Telework puts managers in tight spot, officials say

Most federal work doesn’t lend itself to measuring direct output from an employee, which makes it hard to directly measure performance.

In a recent discussion, senior department officials pinned the success of the telework initiative on trust.

Jeffrey Neal, the chief human capital officer (CHCO) at the Homeland Security Department, said managers have to believe their employees are working. And managers have to ask themselves, “Do you trust that your employees are really working?”

Managers have the problem with assuming employees who are in the office are working while those out of the office are blowing off work, said Janie Payne, the Housing and Urban Development Department’s CHCO.


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That assumption is a hindrance to the telework program, and it's a pervasive belief, she said.

A few poor-performing employees who have abused the privilege of telework ruin it for the employee who would do best at home, Neal said.

Many people are trustworthy, and those people likely would work longer hours if they’re at home.

“They don’t disconnect from work,” Neal said, pulling out his BlackBerry. He has to tell workers to stop working and go to bed.

Still, managers are in a tough position because federal work doesn’t lend itself to measuring by direct output. The government doesn’t manufacture products, which can prove an employee at home is actually working.

It’s instead intellectual occupation.

“We are managing 'knowledge workers,' ” said David Mader, a former IRS official who is now senior vice president of Booz Allen Hamilton.

Mader moderated a panel with three departments’ CHCOs at the Interagency Resource Management Conference on March 16.

Michael Kane, the Energy Department’s CHCO, said managers need to make their employees understand their program’s purpose and how they contribute to that goal.

Most important, those employees need to realize why their job is critical to accomplishing the objective.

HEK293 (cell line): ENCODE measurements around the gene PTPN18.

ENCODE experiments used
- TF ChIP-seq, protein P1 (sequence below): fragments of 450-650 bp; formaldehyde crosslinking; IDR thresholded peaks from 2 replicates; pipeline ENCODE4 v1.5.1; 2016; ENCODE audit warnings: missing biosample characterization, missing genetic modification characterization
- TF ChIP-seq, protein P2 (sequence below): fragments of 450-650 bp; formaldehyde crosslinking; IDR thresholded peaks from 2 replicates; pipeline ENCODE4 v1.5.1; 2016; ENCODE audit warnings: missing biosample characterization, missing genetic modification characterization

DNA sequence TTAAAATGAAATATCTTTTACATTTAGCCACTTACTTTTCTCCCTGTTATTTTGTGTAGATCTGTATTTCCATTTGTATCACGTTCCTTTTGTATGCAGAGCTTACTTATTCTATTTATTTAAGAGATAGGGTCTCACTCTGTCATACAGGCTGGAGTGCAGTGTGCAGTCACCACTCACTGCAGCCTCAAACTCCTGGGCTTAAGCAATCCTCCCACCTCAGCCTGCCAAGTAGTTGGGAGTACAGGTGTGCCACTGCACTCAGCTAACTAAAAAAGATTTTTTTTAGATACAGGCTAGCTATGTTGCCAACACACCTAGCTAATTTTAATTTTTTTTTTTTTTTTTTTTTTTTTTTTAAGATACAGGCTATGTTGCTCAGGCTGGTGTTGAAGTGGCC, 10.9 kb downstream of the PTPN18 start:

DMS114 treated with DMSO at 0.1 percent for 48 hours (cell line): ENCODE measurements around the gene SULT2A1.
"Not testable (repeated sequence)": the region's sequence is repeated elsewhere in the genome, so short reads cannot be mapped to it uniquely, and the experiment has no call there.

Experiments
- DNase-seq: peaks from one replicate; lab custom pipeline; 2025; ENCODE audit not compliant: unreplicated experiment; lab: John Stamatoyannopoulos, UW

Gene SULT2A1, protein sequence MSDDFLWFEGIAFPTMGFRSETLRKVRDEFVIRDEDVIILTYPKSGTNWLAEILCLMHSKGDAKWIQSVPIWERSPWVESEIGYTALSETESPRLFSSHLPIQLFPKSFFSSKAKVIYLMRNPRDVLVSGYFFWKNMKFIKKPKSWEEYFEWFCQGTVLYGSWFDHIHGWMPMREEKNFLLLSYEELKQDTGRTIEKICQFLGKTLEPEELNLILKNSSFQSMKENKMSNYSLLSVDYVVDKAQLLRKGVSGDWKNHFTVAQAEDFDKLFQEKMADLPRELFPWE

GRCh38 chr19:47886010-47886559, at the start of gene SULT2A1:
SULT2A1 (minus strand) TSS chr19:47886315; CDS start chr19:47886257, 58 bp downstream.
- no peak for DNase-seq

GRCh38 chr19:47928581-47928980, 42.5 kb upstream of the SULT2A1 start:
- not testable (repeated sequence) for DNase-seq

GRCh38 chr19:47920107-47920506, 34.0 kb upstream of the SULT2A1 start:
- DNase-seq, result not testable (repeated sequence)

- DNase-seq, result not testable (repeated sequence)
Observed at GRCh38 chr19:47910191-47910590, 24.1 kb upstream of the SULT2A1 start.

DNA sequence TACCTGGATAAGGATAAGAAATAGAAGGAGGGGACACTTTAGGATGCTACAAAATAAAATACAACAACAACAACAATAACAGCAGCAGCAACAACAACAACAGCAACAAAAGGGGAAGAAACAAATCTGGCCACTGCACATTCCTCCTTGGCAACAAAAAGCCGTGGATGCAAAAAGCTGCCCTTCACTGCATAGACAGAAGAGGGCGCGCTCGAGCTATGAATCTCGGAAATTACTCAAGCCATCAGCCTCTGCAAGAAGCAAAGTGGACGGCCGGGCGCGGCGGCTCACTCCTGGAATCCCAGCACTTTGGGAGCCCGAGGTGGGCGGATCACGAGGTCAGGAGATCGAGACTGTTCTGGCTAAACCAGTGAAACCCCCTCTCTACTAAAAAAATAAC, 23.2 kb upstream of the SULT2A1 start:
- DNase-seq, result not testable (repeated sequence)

“You have to make them own their role,” Kane said.

About the Author

Matthew Weigelt is a freelance journalist who writes about acquisition and procurement.

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Reader comments

Tue, Jun 28, 2011

A group of us have come to the conclusion that most managers are just jealous that employees under them can telework and they cannot. They chose to be managers. Although those that are teleworking are getting their work done, some managers still want you to fight the traffic to sit in the office to look at the computer instead of looking at the computer at home. I worked in an office where managers turn down their nose to teleworking and compressed days. However, when managers were given permission to telework and do a compressed day, the very one that complained about the teleworking and compressed day the most was the first one to sign up for both. Before they got permission, this particular manager, on many occasions, would call in and inform us that he would not be in the office but will be working from home so he did not have to put in a leave slip. This was his sneaky way of teleworking. This person has no managerial skills at all or people skills; folks are wondering why he is still a manger and gets away with what he gets away with. On one occasion while he was teleworking, he was sitting in the doctor’s office, with his government issued cell phone; can this manager be trusted? When you don’t trust someone, usually it is because you cannot be trusted.